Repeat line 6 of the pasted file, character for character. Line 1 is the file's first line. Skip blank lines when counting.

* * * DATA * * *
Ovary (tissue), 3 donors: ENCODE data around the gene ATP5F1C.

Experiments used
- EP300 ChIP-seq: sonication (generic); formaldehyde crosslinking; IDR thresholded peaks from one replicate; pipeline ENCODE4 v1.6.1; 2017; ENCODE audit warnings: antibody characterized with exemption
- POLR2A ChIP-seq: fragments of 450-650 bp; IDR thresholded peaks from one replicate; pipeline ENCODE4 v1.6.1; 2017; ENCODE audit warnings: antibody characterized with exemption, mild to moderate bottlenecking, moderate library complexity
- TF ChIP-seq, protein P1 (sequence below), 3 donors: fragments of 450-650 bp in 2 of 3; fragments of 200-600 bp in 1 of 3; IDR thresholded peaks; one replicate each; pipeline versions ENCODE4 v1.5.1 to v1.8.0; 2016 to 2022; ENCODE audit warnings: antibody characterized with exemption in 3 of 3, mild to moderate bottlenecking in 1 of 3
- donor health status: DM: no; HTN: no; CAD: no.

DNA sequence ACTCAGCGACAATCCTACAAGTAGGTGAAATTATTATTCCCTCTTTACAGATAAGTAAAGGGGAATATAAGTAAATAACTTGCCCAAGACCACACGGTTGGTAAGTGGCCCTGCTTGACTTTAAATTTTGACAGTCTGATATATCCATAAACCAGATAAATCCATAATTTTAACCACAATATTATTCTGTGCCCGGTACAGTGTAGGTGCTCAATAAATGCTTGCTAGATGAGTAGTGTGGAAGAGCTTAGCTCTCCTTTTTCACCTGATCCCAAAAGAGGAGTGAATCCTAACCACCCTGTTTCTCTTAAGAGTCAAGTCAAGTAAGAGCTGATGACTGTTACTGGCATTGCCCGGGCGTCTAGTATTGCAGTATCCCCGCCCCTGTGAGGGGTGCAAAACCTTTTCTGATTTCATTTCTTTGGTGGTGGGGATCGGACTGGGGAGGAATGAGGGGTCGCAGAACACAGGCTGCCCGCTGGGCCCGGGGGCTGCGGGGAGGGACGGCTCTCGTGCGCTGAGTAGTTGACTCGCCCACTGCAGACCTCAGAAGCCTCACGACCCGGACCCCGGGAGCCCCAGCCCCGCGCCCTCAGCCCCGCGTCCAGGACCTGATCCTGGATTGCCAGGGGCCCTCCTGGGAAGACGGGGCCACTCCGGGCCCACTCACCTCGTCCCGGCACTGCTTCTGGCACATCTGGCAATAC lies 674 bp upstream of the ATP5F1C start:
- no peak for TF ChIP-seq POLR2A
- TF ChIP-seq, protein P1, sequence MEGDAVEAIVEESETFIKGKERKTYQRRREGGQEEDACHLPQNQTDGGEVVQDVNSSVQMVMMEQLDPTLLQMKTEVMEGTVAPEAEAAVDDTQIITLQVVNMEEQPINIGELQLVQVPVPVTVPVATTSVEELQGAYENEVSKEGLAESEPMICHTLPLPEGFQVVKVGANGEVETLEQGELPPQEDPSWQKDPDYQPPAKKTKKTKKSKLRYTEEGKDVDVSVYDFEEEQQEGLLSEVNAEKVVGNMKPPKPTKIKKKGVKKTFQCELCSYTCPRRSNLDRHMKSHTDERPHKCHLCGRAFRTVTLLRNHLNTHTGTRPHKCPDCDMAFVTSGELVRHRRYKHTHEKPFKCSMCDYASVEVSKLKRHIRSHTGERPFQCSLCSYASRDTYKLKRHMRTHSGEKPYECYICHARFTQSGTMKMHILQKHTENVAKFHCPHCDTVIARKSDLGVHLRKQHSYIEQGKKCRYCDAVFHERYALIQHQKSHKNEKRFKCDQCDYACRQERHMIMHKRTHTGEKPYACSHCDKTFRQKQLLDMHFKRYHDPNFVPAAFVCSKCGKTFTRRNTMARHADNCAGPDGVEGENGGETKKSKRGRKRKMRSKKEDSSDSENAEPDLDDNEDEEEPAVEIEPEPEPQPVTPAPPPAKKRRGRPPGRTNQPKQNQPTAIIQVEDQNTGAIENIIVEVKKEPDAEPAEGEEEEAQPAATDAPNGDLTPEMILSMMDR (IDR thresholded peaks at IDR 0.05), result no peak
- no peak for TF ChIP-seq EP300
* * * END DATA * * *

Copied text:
- donor health status: DM: no; HTN: no; CAD: no.